• I should probably edit that into the question, but look at my comment in my question. We're probably not talking about the same empiricism (and I might be wrong to use this term, in this sense). – Yechiam Weiss Jan 14 '18 at 9:24
  • @YechiamWeiss I'm not sure. When you say that our sciences are empirical, this is in a weak sense of empiricism: they claim to be justified by experience, but the justification is rather permissive. So for example noone as ever seen an electron but it is sufficient that there's a contact between our postulates and our observations. This is what you seem to imply in your comments and this corresponds to the last paragraph of my answer: this is compatible with a weak form of realism, typically, a realism that remains provisional concerning what goes beyond experience. – Quentin Ruyant Jan 14 '18 at 11:13
  • oh I see. I always referred empiricism (or - only what can be observed can be learned) as science because even though electron isn't physically observed with our eyes, we can observe it by testing and seeing results. Let's say for example, Quantum Theory (or in the more extreme - String Theory) wouldn't be scientifically valid if it weren't testable (hence my reference to Popper's pseudo-science distinction), while still be theoretically real/true. So if science was mere realism without empiricism, it would've accepted, for example, String Theory by now, without the need to wait for a test. – Yechiam Weiss Jan 14 '18 at 12:04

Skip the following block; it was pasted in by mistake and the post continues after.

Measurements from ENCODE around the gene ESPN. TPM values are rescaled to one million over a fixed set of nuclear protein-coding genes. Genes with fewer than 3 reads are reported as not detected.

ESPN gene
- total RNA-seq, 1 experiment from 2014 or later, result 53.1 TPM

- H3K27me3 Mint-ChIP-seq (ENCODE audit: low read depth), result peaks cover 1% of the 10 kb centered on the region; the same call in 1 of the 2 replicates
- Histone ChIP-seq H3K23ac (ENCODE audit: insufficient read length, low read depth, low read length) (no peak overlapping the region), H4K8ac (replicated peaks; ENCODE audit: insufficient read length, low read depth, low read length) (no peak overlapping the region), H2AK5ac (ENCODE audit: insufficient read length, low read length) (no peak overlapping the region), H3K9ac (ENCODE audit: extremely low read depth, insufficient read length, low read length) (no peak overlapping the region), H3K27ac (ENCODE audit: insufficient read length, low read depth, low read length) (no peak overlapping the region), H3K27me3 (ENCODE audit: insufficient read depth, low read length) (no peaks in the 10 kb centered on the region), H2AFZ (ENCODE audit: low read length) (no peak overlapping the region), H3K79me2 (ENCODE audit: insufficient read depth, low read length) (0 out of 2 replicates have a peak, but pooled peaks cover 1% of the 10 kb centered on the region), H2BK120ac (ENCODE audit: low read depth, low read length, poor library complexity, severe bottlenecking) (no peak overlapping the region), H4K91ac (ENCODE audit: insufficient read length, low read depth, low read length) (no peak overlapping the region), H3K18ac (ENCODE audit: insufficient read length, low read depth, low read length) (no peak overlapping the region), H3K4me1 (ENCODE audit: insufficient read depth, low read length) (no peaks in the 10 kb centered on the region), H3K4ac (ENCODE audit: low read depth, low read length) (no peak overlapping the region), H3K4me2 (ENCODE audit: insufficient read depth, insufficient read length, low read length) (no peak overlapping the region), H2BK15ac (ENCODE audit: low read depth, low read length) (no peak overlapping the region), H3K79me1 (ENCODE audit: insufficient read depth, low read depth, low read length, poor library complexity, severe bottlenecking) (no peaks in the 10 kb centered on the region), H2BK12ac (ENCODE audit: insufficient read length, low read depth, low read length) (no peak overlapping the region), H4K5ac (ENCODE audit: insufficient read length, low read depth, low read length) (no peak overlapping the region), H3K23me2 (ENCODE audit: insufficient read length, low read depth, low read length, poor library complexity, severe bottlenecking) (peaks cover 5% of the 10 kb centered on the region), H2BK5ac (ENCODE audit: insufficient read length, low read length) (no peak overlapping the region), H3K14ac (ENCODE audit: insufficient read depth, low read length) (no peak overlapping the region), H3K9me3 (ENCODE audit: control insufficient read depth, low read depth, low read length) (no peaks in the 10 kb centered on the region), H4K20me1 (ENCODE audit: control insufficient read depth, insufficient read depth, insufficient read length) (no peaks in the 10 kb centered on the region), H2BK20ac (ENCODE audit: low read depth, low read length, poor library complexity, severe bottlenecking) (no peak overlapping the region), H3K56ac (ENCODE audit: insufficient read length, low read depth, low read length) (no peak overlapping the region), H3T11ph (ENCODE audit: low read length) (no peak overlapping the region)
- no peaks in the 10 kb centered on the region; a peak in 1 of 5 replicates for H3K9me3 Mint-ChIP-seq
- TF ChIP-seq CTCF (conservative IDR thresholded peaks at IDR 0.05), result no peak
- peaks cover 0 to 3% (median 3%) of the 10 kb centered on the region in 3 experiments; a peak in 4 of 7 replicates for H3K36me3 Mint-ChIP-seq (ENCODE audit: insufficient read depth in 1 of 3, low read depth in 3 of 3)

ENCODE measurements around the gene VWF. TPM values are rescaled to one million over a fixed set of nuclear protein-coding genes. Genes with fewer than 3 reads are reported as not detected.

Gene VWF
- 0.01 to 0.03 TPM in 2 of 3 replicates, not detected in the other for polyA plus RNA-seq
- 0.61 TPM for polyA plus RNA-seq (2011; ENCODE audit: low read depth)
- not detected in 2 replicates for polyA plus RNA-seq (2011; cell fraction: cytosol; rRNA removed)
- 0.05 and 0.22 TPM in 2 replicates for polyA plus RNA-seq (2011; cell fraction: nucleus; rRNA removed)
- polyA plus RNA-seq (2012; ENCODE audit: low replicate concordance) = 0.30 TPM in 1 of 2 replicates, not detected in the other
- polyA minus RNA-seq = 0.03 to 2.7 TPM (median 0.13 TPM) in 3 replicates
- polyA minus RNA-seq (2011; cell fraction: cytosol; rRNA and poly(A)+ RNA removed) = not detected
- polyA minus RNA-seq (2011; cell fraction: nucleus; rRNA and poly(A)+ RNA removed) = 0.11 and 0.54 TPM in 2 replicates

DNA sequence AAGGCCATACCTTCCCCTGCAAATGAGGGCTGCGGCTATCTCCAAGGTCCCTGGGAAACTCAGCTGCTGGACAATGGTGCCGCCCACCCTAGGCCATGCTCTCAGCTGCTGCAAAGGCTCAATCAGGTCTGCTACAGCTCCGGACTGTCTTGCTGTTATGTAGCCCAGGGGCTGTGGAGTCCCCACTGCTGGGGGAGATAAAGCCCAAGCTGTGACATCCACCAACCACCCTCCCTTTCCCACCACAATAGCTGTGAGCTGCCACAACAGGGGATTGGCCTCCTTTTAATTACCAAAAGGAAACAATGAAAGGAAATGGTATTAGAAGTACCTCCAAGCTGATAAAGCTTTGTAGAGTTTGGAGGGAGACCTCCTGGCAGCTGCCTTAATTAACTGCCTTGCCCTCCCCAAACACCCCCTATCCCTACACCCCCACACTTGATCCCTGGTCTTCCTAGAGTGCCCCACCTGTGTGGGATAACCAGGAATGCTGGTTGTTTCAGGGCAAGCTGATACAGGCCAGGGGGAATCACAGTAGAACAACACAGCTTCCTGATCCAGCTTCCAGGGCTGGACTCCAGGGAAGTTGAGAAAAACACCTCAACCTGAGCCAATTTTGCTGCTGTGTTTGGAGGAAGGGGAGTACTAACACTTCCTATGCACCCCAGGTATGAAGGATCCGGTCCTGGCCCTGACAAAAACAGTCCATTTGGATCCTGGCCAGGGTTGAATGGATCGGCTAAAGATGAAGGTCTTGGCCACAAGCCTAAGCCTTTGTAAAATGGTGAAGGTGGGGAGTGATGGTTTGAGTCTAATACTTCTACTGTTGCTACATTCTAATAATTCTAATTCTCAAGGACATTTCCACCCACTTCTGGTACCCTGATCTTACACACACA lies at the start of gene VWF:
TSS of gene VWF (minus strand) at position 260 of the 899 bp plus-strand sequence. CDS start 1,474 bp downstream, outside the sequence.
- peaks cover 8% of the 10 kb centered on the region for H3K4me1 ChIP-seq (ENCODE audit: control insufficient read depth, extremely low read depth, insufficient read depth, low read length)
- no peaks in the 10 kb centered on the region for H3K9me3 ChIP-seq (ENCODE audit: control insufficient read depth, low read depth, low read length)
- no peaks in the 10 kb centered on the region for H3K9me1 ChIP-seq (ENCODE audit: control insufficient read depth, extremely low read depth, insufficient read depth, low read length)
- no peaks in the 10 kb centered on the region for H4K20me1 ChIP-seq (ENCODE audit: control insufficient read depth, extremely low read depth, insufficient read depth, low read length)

• @YechiamWeiss that's right but in philosophy, there are more strict versions of empiricism (that includes scepticism about science describing reality: our theories are merely empirically adequate) and of realism (for example that there are natural kinds and properties that exactly correspond to the classification of scientific theories) and scientists need not take position on these issues because it is "meta-science". A practicing scientist can be instrumentalist or realist for example. From a philosophical perspective science is just an institutionalised activity with shared norms. – Quentin Ruyant Jan 14 '18 at 13:53
  • @YechiamWeiss endorsing a theory, for example quantum mechanics, does not mean believing that the theory is a true description of reality: some scientists might believe that quantum mechanics is currently the best theory not because it's true, but only because it is very efficient and useful. Then they are not realist. So scientific validity doesn't mean realism. – Quentin Ruyant Jan 14 '18 at 13:58
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Yes, if you accept realism as the theory (very roughly) (a) that some facts, events, states of affairs exist independently of experience, (b) that these facts, &c., can be known, and (c) that they can be known (or can only be known) conceptually and not through experience.

Descartes comes to mind as a candidate for this view. Experience, or 'phenomena' as Descartes sometimes calls it, provides the material for science but as such it explains nothing. On the contrary, it leaves everything to be explained by principles, namely laws, which are formulated by reason.

A clear statement of this position is Descartes, Principles of Philosophy, 1644, II, art. 64 : 'The only principles which I accept, or require, in physics are those of geometry and pure mathematics; these principles explain all natural phenomena, and enable us to provide quite certain demonstrations regarding them' ('The Philosophical Writings of Descartes, I, tr. J. Cottingham and others, Cambridge, 2009, 247).

We might want to retreat from Descartes' belief in 'quite certain demomstrations' but he does outline the kind of position you asked about.